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How bubbles get cozy to make volcanoes erupt

"We know that bubbles control the style and power of eruptions, but we don't fully understand how they behave," says Christian Huber. "It's probably like opening a soda and watching the bubbles race to the top of the bottle." (Credit: David Reber/Flickr)

Vapor bubbles can accumulate in a magma reservoir underneath a volcano, priming it to explode. Researchers have now discovered how bubbles are able to accumulate in the magma.

Volcanic chambers are a maze of crystal-rich and crystal-poor regions, especially in the last place where magma stalls and builds before eruption. The researchers used lab experiments and computer models to focus on how bubbles move to and through these shallow reservoirs, which are typically about three to five miles below the surface.

“We know that bubbles control the style and power of eruptions, but we don’t fully understand how they behave,” says Christian Huber, assistant professor in the School of Earth and Atmospheric Sciences at Georgia Tech. “It’s probably like opening a soda and watching the bubbles race to the top of the bottle.”

Katmai volcano
(Credit: Katmai National Park and Preserve/Flickr)

According to their study, Huber and his colleagues believe these bubbles maneuver their way through crystal-filled magma until they settle in these open-spaced reservoirs—areas without many crystals—and build up the necessary energy for an impending eruption.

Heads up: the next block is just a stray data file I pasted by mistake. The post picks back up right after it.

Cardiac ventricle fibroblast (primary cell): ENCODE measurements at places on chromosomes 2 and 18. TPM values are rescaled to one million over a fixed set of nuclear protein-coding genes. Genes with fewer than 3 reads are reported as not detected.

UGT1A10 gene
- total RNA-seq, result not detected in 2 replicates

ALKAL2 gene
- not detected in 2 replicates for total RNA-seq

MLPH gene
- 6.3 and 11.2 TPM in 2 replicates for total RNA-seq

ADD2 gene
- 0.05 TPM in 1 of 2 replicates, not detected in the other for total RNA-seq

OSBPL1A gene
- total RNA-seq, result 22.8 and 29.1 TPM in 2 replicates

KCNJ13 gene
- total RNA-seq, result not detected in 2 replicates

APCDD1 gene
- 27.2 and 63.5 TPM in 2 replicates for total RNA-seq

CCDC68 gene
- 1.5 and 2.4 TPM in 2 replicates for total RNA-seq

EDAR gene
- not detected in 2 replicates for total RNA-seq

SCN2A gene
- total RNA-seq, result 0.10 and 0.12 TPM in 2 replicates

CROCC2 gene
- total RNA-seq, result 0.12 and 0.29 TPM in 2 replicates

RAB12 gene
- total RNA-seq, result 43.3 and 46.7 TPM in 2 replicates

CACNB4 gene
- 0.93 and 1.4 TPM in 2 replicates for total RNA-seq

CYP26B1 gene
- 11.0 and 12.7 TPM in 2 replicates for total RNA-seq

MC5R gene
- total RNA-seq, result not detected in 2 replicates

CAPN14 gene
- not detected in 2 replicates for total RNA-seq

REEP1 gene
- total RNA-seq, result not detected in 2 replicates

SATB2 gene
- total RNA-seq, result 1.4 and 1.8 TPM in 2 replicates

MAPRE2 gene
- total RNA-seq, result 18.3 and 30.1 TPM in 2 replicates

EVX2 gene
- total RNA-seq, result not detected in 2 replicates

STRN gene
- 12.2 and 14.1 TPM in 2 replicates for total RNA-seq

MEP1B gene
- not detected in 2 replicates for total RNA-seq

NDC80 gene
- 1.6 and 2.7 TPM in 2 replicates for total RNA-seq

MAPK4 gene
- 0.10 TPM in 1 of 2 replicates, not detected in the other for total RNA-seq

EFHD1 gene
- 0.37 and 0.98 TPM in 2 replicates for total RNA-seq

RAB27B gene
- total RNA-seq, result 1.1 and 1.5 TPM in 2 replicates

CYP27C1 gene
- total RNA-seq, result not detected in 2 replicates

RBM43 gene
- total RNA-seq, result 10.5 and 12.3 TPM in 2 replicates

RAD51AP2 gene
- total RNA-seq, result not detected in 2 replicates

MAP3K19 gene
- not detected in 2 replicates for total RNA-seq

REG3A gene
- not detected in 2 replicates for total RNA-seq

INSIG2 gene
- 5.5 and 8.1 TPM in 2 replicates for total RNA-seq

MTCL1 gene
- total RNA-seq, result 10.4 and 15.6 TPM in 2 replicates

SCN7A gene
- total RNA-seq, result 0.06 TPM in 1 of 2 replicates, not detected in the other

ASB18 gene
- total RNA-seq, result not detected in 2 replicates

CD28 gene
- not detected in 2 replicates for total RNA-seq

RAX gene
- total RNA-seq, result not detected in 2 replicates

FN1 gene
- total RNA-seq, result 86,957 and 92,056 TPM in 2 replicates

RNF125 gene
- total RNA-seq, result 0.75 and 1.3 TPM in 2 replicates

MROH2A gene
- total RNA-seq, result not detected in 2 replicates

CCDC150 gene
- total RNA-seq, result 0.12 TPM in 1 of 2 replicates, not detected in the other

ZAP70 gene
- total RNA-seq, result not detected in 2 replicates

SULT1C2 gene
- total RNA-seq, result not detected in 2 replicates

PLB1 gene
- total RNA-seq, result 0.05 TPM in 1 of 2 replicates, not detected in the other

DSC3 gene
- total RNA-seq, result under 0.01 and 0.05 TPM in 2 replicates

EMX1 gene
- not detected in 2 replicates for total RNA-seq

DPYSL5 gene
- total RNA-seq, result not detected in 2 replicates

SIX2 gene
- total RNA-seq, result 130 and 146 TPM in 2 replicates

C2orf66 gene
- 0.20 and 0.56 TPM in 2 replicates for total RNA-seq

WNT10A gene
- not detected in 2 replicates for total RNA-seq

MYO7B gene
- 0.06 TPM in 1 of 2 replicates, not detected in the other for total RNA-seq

“When we started this project, we thought that the bubbles, as they moved through compact, crystal-rich areas, would be significantly slowed down on their way to the reservoirs,” says Huber. “Instead, these seem to be the best conditions for their ascent through the chamber.”

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The team’s experiments indicate that bubbles squeeze through the narrow openings to create finger-like paths. These long paths allow the bubbles to merge and form connected pathways that transport low density vapor efficiently through the crystal-rich parts of magma chambers.

“Once they reach the end of this crystal-rich area and get more space, the water vapor fingers transform back into their usual, spherical bubble shape,” says Andrea Parmigiani, who led the study during his postdoctoral work in Huber’s group at Georgia Tech and in Olivier Bachmann’s group at ETH Zurich. “Once vapor forms these bubbles, the ascent of the light vapor bubbles is slow and bubbles accumulate.”

The team says the bubbles, once free to move around in their natural, spherical shape, settle into crystal-poor areas of the reservoir. That’s where their accumulation provides additional potential energy that can drive large volcanic eruptions that release large amounts of sulfur to the atmosphere and result in voluminous crystal-poor deposits.

The team also included Salah Faroughi and Yanqing Su, who are both coauthors of the paper and PhD candidates in Huber’s group. Faroughi’s lab experiments demonstrated the accumulation of bubbles in the crystal-poor areas. Su’s calculations measured sulfur releases.

The findings appear in the journal Nature.

Source: Georgia Tech, ETH Zurich